21:56 GMT +322 October 2018
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    Red Line

    Uzbekistan: Life After Islam

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    Andrew Korybko, Sergey Strokan
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    The passing of Uzbekistan President Islam Karimov ends an important chapter in the region’s post-Soviet history and heralds in a new era for the region, with Russia, China, and even the US having a stake in what happens next amidst swirling uncertainty over his successor.

    In an article titled “Post Karimov, Uzbekistan’s place amongst the global order must be decided”, written by Bryan MacDonald and carried by RT, the analyst writes that:

    “Uzbekistan matters. This country of 31 million people is the largest of the five Central Asian states that sprung from the USSR and the only one which borders all the other four. It also shares a border with Afghanistan.”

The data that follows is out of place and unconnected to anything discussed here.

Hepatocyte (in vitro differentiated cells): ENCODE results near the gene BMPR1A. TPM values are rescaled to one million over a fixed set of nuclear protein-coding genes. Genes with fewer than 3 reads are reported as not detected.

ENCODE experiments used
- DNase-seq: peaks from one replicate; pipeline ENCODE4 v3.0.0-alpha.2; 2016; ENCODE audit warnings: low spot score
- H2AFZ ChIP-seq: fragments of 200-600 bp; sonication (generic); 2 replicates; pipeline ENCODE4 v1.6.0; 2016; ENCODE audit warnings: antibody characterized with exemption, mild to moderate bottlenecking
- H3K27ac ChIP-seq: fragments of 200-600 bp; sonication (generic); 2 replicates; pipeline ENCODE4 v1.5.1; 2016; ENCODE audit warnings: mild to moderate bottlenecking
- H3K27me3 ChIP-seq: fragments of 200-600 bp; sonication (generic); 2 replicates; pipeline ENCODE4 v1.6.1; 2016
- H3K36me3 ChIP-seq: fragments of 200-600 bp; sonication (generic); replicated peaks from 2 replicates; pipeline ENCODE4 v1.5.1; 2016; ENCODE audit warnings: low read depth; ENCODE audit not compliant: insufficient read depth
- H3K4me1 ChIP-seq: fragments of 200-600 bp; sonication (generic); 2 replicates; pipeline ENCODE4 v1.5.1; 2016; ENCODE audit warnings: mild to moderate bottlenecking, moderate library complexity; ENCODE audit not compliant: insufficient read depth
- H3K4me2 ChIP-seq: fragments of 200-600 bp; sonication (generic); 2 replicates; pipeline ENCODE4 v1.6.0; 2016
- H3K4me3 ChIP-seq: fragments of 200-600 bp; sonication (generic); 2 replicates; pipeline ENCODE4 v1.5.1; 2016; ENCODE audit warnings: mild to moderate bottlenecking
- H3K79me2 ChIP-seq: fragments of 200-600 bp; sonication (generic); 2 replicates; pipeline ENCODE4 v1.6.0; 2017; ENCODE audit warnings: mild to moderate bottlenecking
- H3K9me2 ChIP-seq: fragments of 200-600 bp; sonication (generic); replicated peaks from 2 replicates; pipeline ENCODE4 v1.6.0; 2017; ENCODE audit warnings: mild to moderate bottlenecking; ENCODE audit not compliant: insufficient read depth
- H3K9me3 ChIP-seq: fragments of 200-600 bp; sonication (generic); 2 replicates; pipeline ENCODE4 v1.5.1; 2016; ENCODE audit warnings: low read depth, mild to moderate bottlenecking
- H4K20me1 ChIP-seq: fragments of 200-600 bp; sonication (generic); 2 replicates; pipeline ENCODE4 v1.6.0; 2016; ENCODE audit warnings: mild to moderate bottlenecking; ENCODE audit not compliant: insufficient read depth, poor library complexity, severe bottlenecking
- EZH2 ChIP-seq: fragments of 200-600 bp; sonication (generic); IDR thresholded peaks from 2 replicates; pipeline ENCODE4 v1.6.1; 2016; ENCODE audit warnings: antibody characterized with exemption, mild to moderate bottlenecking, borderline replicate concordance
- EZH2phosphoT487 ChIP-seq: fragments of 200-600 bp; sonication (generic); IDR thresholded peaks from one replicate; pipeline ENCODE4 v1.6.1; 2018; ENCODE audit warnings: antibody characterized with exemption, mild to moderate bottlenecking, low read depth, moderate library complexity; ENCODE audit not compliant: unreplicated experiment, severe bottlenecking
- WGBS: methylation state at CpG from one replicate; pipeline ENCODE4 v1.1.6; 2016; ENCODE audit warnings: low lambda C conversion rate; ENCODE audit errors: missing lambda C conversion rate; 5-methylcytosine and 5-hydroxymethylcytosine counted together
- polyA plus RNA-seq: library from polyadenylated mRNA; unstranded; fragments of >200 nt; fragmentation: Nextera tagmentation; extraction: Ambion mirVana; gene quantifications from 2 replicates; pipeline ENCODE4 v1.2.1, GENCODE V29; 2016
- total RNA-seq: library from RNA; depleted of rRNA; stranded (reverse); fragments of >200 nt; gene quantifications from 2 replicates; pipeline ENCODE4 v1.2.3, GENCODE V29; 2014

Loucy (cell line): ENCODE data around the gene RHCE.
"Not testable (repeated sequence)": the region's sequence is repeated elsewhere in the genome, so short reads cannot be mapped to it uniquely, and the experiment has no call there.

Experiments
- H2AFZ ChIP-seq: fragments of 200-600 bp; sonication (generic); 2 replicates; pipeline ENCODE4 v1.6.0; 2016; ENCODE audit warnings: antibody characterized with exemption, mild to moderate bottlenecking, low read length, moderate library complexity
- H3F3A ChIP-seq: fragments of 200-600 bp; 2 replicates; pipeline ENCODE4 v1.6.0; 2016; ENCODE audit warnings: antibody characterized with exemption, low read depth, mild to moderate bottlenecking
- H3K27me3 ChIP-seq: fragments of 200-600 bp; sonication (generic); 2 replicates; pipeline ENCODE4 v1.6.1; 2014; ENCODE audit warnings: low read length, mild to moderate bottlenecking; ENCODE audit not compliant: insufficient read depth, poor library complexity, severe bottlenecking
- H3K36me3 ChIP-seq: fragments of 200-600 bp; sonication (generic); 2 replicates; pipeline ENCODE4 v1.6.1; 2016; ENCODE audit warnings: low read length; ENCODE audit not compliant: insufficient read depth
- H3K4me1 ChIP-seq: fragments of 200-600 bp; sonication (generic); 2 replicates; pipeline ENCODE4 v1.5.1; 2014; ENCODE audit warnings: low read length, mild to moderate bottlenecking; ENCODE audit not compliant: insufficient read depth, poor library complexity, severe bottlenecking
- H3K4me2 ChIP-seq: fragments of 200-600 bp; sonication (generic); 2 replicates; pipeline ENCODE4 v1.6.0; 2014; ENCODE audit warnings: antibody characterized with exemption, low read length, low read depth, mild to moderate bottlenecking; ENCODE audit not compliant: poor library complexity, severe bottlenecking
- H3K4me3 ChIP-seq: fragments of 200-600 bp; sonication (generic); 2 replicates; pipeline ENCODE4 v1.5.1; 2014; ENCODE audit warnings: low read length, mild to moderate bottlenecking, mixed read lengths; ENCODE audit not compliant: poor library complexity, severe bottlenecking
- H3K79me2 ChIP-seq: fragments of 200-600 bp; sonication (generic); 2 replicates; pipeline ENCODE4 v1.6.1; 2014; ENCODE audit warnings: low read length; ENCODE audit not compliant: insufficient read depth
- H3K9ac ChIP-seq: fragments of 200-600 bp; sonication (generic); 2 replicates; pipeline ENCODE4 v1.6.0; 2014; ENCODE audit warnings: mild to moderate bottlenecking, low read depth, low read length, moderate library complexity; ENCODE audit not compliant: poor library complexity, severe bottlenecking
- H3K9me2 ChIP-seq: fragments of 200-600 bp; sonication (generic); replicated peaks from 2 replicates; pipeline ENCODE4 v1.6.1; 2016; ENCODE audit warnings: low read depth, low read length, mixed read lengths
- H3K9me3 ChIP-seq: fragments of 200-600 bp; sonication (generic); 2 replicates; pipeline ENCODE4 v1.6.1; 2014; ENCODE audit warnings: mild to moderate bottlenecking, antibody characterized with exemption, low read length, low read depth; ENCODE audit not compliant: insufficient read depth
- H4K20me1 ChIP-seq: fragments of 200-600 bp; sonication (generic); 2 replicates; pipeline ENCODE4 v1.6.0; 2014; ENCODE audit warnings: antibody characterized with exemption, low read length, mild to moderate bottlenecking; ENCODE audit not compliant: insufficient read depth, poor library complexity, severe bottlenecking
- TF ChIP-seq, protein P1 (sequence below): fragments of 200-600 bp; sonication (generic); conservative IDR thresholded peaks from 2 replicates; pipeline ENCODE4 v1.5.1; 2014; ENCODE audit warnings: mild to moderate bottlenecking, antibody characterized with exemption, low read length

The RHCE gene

He goes on to explain that:

    “Russia’s worst fear is destabilization of the volatile region and any eventual “Afghan-isation" of Uzbekistan would be a complete nightmare. However, the peaceful 2006 transition in Turkmenistan offers hope, as President Saparmurat Niyazov, who enjoyed a much bigger personality cult than Karimov, was replaced without any great friction.”

    In concluding his piece about what comes next in Uzbekistan, MacDonald ends by saying that:

    “The choices are obvious. Continue the isolationist posture or choose closer ties with Moscow, Beijing or Washington. Ferociously vacillating between the three, as Karimov attempted, mightn’t be a viable long-term strategy.”

    Bryan MacDonald joins us in this program, as well as our in-studio guest Russia’s former ambassador to Myanmar and South Korea and a member of the Russian International Affairs Council Mr. Gleb Ivaschentsov, and Nikita Danyuk, deputy director at the Institute of Strategic Research and Predictions at the People's Friendship University.

    Tags:
    Islam Karimov, Central Asia, Uzbekistan
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